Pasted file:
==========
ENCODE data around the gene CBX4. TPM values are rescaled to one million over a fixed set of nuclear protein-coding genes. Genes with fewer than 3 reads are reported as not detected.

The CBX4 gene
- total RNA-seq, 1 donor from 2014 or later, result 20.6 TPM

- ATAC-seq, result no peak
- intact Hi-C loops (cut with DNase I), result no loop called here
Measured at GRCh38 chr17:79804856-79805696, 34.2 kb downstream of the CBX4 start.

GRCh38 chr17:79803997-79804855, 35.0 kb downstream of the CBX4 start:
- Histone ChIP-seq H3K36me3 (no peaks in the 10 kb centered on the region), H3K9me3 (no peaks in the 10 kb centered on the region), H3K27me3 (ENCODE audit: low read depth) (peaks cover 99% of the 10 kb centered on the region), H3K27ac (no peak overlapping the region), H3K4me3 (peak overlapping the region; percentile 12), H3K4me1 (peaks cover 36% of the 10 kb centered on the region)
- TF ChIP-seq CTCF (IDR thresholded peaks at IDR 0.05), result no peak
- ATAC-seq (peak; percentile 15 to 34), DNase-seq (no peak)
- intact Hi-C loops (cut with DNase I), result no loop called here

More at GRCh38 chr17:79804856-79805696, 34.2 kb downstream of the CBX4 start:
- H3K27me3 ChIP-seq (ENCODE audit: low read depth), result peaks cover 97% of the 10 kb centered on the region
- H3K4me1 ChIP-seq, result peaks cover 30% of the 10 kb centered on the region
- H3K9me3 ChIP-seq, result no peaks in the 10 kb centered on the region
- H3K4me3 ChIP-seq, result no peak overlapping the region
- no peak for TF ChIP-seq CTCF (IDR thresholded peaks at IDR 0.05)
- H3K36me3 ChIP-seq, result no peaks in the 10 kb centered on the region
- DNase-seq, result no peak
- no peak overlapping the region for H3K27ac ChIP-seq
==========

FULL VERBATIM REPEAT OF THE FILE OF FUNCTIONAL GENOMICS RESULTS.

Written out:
ENCODE data around the gene CBX4. TPM values are rescaled to one million over a fixed set of nuclear protein-coding genes. Genes with fewer than 3 reads are reported as not detected.

The CBX4 gene
- total RNA-seq, 1 donor from 2014 or later, result 20.6 TPM

- ATAC-seq, result no peak
- intact Hi-C loops (cut with DNase I), result no loop called here
Measured at GRCh38 chr17:79804856-79805696, 34.2 kb downstream of the CBX4 start.

GRCh38 chr17:79803997-79804855, 35.0 kb downstream of the CBX4 start:
- Histone ChIP-seq H3K36me3 (no peaks in the 10 kb centered on the region), H3K9me3 (no peaks in the 10 kb centered on the region), H3K27me3 (ENCODE audit: low read depth) (peaks cover 99% of the 10 kb centered on the region), H3K27ac (no peak overlapping the region), H3K4me3 (peak overlapping the region; percentile 12), H3K4me1 (peaks cover 36% of the 10 kb centered on the region)
- TF ChIP-seq CTCF (IDR thresholded peaks at IDR 0.05), result no peak
- ATAC-seq (peak; percentile 15 to 34), DNase-seq (no peak)
- intact Hi-C loops (cut with DNase I), result no loop called here

More at GRCh38 chr17:79804856-79805696, 34.2 kb downstream of the CBX4 start:
- H3K27me3 ChIP-seq (ENCODE audit: low read depth), result peaks cover 97% of the 10 kb centered on the region
- H3K4me1 ChIP-seq, result peaks cover 30% of the 10 kb centered on the region
- H3K9me3 ChIP-seq, result no peaks in the 10 kb centered on the region
- H3K4me3 ChIP-seq, result no peak overlapping the region
- no peak for TF ChIP-seq CTCF (IDR thresholded peaks at IDR 0.05)
- H3K36me3 ChIP-seq, result no peaks in the 10 kb centered on the region
- DNase-seq, result no peak
- no peak overlapping the region for H3K27ac ChIP-seq